Most Americans Now Support Pausing All Immigration Because Coronavirus Changed Their Minds, Polls Show

Americans increasingly support major restrictions on immigration from other countries, particularly as the coronavirus pandemic spreads across the globe, a Newsweek review of recent polls showed.

A USA Today/IPSOS poll conducted March 10-11 found that 76 percent of Americans supported a temporary stop to immigration from high-risk countries affected by the virus at the time, such China, South Korea, Iran, and Italy. One month later, the same poll conducted from April 9-10 found that 79 percent of Americans surveyed said they supported a temporary stop to all immigration, not just from high-risk countries.

Those figures contrast with surveys that captured Americans' attitudes during other parts of Trump's presidency—before Covid-19 deaths and restrictions were part of the national psyche.

Gallup, which has monitored sentiment yearly about immigration since 1999, last summer found that while 35 percent of Americans said they supported decreasing immigration, 64 percent said they supported keeping immigration at its current level or increasing it.

Pew Research Center has consistently found in recent years that more than 60 percent of Americans said they believe immigrants strengthen the country "because of their hard work and talents," while about 30 percent said that immigrants "are a burden on the country because they take jobs, housing and health care." Those numbers are almost exactly the opposite of its findings in 1994, when 63 percent said immigrants were a burden and 31 percent said they benefitted the country. The polls also serve to illustrate how Americans' attitudes about the subject shift over time due to current events.

On Wednesday night, President Donald Trump is expected to sign an executive order that bars people seeking green cards from the country for 60 days. The order will not affect temporary immigrants such as guest workers. Amid criticism from Democrats over his response to the crisis, Trump first moved to stop travel from China and then other countries. When he shut down the border in March, he said the country would be closed "mostly, and even beyond, but mostly during this global pandemic," because of "unscreened" and "unvetted" people entering the country.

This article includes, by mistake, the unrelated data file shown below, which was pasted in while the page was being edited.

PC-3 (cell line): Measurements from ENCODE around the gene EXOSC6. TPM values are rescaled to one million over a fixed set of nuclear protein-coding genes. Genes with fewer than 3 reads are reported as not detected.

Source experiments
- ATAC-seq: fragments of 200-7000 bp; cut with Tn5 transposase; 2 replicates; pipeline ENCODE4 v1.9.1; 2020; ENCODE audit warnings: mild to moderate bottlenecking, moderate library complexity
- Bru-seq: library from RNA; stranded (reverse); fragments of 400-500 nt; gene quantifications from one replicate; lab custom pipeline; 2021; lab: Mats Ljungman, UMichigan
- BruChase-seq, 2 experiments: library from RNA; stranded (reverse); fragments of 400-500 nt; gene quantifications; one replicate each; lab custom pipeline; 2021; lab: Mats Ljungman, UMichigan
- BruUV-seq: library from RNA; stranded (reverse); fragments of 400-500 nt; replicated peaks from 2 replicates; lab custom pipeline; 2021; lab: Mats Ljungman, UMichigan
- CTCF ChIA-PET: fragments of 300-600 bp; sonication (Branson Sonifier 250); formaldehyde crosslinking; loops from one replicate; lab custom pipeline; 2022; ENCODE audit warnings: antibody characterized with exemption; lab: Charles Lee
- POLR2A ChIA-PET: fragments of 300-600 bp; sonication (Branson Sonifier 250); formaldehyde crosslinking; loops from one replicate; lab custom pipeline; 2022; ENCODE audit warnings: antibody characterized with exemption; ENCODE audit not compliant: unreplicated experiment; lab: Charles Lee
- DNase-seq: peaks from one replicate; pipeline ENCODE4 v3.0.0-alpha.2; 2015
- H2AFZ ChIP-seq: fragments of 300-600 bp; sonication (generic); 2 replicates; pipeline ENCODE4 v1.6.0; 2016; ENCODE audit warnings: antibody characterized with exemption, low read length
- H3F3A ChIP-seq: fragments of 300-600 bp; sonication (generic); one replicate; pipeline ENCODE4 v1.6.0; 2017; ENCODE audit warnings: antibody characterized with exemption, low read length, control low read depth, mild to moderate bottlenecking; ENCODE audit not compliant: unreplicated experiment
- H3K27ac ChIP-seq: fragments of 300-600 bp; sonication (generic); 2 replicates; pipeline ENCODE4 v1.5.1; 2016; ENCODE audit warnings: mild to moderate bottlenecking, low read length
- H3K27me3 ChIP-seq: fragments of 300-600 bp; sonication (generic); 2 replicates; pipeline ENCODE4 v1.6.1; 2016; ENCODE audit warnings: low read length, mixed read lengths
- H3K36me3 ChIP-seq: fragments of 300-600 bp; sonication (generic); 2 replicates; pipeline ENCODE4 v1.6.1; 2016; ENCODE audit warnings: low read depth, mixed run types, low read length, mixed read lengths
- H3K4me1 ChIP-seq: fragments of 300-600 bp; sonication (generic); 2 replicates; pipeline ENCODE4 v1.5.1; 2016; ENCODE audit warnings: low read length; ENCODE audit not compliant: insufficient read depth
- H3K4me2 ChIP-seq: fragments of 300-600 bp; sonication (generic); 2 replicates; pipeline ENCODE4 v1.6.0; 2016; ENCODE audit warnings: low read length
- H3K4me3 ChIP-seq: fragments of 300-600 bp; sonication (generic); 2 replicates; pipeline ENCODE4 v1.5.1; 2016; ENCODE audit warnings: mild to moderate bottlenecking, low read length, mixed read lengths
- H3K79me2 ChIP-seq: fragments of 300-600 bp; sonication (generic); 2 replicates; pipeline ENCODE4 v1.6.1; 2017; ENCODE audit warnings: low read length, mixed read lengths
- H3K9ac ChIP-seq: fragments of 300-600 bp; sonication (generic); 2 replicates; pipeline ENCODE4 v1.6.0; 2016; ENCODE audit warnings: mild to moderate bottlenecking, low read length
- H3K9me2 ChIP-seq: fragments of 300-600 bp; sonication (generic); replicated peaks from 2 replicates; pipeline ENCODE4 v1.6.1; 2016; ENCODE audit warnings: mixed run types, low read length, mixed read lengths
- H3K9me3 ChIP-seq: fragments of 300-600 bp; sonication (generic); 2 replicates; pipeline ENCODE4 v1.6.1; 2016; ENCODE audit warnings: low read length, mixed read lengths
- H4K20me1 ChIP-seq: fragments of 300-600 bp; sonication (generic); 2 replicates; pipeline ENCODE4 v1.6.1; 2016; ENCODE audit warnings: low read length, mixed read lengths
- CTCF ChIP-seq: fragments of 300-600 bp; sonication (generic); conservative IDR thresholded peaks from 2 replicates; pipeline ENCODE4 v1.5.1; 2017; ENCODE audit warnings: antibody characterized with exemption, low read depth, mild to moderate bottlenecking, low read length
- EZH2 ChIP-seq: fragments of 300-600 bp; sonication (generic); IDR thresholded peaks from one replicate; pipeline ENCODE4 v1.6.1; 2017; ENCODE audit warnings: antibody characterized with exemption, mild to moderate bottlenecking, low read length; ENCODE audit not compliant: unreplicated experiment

It is not yet clear what effect Trump's temporary order will have on individuals' opinions—no polls have yet released such results. But as Trump has said often during his presidency, he may be most interested in rallying his base and giving them what they want from him.

"By pausing immigration, we'll help put unemployed Americans first in line for jobs as America reopens," Trump said Tuesday. "It would be wrong and unjust for Americans laid off by the virus to be replaced with new immigrant labor flown in from abroad. We must first take care of the American workers."

Trump White House
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Polls have shown the differing priorities Trump may be interested in. For example, a January Pew Research Center poll looked at what Americans view as political priorities for Trump and Congress to address. It found that while immigration was ranked ninth, buried under issues such as the economy, health care, the environment, social security, education, and helping the poor and needy, Republicans and those who lean Republican who were polled ranked it their third most important issue behind the economy and terrorism.

Tucker Carlson of Fox News, one of the most influential cable news hosts in America—particularly with the people who helped Trump win the presidency, and someone who influences the president, has been railing nightly over the last few weeks that Trump should stop immigration.

"If President Obama was able to ignore existing immigration law and create DACA, and he did, then certainly the current president has the power to cut legal immigration in order to protect the nation," Carlson said earlier this month. "And, in fact, American law gives him explicitly this right."

Trump's temporary move, however, did not appear to assuage Carlson, who argued that it contained "an awful lot of exceptions."

"If the point of this executive order was to protect American jobs, maybe there was another point, but if it was to protect American jobs, it failed," he said Tuesday night.

Trump for his part responded to the high-profile criticism by touting border strength.

"I will be signing my Executive Order prohibiting immigration into our Country today," he tweeted early Wednesday morning. "In the meantime, even without this order, our Southern Border, aided substantially by the 170 miles of new Border Wall & 27,000 Mexican soldiers, is very tight - including for human trafficking!"